is a robust software environment. Nvidia has its CUDA programming
language, but that’s an interim step. You need open, standards-based
environments such as OpenCL [an open programming environment created
by Apple and supported by others] and DX11 [Microsoft's graphics
standard]. Ultimately they will prevail. It’s a big investment for us
to support GP-GPU.

VB: Do you think an ecosystem will develop around AMD as it has for
Nvidia, with new companies making use of their GP-GPU technology?

RB: That’s a contrast. They want the ecosystem to form around CUDA. We
want it to form around OpenCL and DX11. As that happens, we know we
will win, since standards win against proprietary solutions.

VB: A lot of your announcements are trailing theirs.

RB: We’ve been quiet, but we have the same support. We have millions
of chips in the market with the GP-GPU capability. We think that our
competitor is behind, and they are throwing up smoke screens in the
core graphics area. They want to show they have something, and so they
put more emphasis on CUDA.

VB: Is the mainstream market shifting to having stronger integrated
graphics in chip sets? For a long time, Intel has offered low-end
graphics capability in its chip sets. But it looks like it isn’t
cutting it anymore.

RB: We used to compete against Intel in Intel chip sets. We did
reasonably well. The challenge is they are so closely tied together
it’s tough to break in. The pricing is challenging. The market is
becoming savvier about the need for stand-alone graphics or better
chip sets with better integrated graphics. The question is whether
someone can break the hold that Intel has on the market.

VB: Do you think that people have a strong appetite for high-end

RB: If you look at the sales, it’s still healthy. The third quarter
was down a little from last year. But the market keeps getting bigger
and bigger.

VB: Is PC gaming healthy?

RB: There is a very compelling story on why PC gaming is so healthy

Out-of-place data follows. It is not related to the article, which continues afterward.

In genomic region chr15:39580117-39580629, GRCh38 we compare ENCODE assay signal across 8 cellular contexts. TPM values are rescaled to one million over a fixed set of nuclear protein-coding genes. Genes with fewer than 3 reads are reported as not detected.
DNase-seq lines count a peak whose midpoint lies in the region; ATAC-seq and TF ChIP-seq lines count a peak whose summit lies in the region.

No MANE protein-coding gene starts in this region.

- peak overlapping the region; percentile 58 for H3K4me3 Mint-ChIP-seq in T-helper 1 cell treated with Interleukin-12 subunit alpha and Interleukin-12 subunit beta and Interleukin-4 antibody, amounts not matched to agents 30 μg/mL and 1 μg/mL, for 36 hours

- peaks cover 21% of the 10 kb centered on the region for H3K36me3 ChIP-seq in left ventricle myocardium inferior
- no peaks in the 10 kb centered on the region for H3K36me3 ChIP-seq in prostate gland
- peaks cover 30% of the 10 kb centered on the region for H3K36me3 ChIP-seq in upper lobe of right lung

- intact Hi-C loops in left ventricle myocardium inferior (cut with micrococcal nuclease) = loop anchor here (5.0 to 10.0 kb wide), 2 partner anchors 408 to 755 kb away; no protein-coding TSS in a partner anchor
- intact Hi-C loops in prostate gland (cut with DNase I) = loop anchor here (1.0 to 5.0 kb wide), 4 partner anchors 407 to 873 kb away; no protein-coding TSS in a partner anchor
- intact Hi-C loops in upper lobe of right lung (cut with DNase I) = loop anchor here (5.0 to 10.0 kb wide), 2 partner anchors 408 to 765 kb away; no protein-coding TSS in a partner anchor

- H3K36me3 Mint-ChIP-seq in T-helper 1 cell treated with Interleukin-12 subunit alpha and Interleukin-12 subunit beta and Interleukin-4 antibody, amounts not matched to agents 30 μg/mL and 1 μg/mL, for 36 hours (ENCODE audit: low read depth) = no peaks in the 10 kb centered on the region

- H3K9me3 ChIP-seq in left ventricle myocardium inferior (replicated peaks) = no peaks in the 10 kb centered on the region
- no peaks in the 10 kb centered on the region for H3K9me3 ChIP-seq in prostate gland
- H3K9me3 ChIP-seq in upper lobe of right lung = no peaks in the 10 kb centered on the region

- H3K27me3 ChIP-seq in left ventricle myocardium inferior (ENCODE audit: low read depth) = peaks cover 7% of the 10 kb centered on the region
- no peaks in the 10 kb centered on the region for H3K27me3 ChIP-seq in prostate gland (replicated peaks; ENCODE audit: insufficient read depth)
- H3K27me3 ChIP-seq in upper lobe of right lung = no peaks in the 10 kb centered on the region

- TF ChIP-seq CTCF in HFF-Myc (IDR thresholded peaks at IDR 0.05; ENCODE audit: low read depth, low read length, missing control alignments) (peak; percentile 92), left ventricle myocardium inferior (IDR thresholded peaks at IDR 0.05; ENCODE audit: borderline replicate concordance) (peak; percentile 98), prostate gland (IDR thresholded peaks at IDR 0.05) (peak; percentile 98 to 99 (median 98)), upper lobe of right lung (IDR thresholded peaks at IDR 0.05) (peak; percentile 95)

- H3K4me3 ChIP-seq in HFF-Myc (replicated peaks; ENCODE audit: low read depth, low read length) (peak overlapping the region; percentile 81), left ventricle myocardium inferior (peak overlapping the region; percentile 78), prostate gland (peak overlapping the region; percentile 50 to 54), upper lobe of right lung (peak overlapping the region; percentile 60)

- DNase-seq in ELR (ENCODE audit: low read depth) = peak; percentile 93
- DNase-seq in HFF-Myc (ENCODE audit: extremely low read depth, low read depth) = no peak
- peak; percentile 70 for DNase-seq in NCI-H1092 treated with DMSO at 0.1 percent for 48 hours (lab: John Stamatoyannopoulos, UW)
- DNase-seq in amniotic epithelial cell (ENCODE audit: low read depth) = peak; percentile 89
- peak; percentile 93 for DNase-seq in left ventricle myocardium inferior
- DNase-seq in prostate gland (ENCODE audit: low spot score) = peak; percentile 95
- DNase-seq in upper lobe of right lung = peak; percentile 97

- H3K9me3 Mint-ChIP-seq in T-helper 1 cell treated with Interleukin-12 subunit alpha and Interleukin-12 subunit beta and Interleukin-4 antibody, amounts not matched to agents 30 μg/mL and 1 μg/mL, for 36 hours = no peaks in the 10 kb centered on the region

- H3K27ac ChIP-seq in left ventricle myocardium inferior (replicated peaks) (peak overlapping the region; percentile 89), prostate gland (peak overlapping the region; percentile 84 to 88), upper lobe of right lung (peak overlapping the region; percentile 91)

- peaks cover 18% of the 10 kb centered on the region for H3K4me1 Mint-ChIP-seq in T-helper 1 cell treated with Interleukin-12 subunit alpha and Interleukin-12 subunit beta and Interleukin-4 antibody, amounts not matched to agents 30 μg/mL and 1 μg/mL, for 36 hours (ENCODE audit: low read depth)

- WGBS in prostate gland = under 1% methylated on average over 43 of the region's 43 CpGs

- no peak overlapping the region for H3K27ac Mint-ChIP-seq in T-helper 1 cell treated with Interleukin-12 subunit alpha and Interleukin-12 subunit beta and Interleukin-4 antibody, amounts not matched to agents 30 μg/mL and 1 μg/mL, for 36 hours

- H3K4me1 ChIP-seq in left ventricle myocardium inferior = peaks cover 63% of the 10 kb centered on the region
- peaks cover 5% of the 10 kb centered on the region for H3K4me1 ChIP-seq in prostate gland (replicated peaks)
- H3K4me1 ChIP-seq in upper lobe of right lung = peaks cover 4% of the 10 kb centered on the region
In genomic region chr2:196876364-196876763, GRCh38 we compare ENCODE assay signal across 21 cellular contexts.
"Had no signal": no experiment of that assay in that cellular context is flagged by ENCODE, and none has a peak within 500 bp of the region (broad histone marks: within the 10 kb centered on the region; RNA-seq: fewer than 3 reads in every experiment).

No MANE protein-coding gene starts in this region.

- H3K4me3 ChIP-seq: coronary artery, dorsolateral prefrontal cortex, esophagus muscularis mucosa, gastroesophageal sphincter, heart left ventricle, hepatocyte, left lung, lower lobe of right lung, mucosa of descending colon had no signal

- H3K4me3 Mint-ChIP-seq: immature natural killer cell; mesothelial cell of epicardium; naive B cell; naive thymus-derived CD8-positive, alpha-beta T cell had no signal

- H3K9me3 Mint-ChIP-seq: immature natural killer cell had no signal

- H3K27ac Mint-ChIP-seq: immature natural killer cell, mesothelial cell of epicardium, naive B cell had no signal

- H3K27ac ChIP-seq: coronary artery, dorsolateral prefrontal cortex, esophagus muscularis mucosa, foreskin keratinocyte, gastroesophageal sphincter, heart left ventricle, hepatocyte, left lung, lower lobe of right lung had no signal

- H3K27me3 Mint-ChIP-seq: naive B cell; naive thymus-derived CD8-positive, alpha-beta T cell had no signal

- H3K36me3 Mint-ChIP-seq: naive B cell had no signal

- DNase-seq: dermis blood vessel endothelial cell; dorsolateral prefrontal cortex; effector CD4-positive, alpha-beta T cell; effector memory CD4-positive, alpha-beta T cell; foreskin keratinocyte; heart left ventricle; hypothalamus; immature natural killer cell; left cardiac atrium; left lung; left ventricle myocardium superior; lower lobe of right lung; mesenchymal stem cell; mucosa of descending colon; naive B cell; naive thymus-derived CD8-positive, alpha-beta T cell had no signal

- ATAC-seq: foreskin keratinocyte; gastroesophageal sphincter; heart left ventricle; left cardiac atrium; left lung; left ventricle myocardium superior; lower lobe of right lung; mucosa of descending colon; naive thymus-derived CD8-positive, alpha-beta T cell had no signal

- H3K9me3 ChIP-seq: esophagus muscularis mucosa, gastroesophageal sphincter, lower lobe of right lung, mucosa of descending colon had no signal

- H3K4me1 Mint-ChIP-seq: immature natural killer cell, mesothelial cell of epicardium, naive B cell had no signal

now. When you consider shipments of high-end gaming rigs and strong
sales of online games such as World of Warcraft, you can see how
strong it is. Sales at the high end continue to astound me. We address
that by putting two of our sweet spot chips into one board. The gaming
platforms tend to be the first place where games appear, but we are in
about 80 percent of the gaming consoles sold, since we’re in the
Microsoft and Nintendo consoles.

VB: Do you have any worry that graphics may be impacted in the slowing

RB: I don’t know if graphics will be singled out in terms of impact.
We are heavy on the consumer side compared to the enterprise. Everyone
in the world is hanging on to see how bad the storm will be in the
quarter and going forward.

VB: Is the future good for graphics?

RB: Yes, we’re feeling good. I wish the economy were better. We have a
strong product line. The amplitude of our gains would be higher if the
market was stronger. But the flip side is that you better have a good
lineup in a slow market or things will get ugly.

VB: I wonder what the Wii means for graphics. It’s such a low-end
machine in terms of graphics.

RB: In some ways, I think it is great news for everybody. The Wii is
opening up a lot of new households to games that haven’t played before
in past generations. Sales keep going up and that is good for anyone.